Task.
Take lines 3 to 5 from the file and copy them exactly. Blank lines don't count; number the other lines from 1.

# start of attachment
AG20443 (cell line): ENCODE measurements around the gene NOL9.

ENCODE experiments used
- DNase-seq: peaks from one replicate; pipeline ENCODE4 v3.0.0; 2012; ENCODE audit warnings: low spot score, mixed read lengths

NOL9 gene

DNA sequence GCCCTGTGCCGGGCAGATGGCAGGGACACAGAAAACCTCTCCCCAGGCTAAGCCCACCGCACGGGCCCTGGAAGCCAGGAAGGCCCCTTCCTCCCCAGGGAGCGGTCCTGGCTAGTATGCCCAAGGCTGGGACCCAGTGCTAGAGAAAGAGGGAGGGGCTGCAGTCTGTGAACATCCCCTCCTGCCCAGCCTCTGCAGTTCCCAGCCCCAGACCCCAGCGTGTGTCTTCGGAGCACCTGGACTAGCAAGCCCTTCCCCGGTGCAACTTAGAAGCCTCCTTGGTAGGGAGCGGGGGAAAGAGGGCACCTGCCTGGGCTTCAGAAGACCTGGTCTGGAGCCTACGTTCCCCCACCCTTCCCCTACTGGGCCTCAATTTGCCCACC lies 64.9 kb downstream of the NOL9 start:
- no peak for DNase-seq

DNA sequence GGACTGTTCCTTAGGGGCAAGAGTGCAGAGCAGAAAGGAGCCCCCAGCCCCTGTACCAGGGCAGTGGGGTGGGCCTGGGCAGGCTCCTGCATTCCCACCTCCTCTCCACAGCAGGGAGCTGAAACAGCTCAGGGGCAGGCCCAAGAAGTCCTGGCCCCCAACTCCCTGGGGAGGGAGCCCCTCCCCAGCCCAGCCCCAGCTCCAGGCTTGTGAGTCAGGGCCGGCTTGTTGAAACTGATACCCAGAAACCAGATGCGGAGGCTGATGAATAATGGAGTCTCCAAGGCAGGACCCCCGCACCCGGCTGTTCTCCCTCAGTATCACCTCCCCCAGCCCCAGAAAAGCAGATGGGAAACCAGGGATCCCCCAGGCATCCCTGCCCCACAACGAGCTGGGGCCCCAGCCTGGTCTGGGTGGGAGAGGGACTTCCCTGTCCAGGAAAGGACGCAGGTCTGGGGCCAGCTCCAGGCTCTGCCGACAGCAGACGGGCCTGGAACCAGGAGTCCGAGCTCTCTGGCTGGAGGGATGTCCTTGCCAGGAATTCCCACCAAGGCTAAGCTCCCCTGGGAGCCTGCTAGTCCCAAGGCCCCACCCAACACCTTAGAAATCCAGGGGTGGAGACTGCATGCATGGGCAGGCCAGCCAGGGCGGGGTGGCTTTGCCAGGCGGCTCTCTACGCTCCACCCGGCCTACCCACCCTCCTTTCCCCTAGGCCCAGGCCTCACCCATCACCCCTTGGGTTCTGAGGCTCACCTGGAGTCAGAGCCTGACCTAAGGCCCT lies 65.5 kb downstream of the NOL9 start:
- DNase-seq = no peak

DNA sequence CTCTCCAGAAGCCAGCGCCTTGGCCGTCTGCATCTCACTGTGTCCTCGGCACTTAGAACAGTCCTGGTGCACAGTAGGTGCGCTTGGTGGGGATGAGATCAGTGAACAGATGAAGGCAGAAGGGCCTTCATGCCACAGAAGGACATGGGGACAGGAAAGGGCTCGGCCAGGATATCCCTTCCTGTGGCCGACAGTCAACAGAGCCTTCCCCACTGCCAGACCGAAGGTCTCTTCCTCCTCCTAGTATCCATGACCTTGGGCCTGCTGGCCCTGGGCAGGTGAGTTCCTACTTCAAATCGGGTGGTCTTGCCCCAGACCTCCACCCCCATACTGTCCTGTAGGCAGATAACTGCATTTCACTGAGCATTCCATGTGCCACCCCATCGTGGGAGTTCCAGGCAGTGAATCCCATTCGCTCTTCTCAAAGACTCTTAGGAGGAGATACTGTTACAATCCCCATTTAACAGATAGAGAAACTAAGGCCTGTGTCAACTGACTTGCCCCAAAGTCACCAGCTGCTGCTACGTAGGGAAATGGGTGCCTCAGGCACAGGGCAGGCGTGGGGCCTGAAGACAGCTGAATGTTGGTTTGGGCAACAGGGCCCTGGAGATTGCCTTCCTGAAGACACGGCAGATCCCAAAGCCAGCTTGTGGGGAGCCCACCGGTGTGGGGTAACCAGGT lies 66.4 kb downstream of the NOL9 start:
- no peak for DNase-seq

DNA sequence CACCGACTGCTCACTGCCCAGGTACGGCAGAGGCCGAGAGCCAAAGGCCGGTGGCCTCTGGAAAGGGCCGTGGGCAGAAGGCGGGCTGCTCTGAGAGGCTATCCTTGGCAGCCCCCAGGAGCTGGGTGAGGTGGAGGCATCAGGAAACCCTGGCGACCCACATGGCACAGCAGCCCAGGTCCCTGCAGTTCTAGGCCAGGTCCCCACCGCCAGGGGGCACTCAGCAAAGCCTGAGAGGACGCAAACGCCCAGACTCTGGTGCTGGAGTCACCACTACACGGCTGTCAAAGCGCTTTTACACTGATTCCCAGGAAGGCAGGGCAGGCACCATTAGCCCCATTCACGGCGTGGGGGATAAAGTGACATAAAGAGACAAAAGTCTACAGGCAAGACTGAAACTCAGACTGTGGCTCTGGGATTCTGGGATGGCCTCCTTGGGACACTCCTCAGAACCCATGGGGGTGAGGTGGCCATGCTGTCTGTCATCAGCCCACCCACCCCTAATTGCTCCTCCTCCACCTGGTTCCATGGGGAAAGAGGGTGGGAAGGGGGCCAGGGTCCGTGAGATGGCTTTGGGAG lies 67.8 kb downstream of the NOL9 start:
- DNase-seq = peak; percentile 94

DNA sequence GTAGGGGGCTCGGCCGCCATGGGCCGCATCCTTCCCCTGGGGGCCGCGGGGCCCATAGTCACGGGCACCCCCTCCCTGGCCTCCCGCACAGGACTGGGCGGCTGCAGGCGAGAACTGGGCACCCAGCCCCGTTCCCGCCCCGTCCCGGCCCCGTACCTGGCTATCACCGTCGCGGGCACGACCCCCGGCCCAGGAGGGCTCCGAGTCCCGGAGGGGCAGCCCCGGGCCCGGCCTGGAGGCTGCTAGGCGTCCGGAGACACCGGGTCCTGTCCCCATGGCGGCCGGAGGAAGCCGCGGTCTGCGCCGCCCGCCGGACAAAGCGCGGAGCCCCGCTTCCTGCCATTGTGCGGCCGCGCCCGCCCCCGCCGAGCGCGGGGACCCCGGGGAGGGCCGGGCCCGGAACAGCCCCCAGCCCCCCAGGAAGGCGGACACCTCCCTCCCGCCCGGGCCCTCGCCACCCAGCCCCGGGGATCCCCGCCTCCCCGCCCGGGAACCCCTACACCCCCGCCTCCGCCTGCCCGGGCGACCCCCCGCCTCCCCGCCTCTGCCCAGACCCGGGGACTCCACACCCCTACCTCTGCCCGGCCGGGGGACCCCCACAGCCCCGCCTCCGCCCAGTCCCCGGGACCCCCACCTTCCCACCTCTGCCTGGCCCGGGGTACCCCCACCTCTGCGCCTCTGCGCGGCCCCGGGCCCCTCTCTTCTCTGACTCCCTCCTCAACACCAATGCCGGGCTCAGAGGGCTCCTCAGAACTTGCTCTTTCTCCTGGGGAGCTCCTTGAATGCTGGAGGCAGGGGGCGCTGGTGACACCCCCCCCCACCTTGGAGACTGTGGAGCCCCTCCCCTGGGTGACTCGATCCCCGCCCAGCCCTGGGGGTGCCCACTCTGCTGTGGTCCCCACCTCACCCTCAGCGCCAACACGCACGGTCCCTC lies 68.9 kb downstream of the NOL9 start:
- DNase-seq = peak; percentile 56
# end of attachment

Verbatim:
- DNase-seq: peaks from one replicate; pipeline ENCODE4 v3.0.0; 2012; ENCODE audit warnings: low spot score, mixed read lengths

NOL9 gene

DNA sequence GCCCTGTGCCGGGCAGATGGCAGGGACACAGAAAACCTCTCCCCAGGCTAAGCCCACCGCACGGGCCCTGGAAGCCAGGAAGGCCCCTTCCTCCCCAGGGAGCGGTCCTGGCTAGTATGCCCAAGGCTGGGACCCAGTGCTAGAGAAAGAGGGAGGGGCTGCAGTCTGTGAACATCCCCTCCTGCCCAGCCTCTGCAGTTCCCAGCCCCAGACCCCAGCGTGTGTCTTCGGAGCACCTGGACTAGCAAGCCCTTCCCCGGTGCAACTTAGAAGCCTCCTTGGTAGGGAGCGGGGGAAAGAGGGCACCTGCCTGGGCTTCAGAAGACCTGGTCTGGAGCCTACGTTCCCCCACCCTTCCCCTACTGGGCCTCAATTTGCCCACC lies 64.9 kb downstream of the NOL9 start: